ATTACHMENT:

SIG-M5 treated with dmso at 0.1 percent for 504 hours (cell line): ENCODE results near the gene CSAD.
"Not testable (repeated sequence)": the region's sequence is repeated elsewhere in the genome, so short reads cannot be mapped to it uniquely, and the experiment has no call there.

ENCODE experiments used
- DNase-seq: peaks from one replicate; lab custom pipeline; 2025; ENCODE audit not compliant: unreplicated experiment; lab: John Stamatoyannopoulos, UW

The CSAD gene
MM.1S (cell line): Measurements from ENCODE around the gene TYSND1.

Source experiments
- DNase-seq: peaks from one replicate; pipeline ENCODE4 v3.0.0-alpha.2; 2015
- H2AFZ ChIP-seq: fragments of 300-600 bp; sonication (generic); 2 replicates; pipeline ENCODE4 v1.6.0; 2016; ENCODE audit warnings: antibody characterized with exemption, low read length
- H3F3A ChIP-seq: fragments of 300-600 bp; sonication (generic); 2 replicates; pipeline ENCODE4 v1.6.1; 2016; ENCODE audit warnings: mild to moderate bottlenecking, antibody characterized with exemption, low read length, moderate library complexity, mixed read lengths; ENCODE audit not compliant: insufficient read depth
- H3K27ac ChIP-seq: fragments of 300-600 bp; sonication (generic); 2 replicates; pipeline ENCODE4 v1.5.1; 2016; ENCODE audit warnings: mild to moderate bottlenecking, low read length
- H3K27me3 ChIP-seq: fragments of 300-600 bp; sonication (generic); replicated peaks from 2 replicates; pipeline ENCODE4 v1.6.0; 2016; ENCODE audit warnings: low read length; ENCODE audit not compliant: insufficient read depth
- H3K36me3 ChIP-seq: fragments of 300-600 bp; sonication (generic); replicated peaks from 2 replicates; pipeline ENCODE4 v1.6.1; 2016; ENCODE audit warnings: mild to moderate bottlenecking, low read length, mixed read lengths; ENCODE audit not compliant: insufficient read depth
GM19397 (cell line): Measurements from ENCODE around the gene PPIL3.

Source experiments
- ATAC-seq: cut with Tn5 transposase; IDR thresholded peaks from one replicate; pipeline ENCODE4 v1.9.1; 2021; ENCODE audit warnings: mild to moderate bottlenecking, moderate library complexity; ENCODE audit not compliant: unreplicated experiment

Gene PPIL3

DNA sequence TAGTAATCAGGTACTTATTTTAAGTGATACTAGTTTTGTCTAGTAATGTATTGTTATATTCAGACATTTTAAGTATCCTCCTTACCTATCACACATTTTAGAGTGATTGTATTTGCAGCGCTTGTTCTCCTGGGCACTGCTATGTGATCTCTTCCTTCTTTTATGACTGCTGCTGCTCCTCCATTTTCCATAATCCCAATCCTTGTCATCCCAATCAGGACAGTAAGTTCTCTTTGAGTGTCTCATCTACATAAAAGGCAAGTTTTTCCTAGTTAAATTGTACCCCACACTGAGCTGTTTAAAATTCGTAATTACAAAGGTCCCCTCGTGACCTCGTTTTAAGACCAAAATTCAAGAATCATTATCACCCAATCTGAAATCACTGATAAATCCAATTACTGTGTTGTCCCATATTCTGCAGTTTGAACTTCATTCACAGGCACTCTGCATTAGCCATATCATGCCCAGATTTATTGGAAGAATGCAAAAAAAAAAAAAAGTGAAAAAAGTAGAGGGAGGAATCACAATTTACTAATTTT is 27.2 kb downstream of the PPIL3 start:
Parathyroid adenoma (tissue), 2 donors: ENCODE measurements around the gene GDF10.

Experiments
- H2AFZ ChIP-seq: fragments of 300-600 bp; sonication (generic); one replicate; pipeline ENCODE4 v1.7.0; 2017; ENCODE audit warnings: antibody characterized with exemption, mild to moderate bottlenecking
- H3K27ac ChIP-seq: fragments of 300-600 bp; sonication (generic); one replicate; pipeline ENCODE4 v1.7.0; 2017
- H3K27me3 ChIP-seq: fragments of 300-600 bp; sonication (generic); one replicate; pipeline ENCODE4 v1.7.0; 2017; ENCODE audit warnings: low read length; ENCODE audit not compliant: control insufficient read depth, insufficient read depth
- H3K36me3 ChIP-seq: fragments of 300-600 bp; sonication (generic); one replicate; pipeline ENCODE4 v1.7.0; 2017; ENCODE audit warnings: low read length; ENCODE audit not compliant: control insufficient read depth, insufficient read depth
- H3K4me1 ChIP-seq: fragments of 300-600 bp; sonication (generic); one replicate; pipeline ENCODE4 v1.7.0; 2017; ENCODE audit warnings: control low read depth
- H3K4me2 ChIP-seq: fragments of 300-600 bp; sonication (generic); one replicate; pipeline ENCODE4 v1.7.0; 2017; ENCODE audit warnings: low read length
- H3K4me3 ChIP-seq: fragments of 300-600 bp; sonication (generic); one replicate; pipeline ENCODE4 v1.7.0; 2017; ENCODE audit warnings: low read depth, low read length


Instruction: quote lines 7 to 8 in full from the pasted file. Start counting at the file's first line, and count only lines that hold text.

Source experiments
- DNase-seq: peaks from one replicate; pipeline ENCODE4 v3.0.0-alpha.2; 2015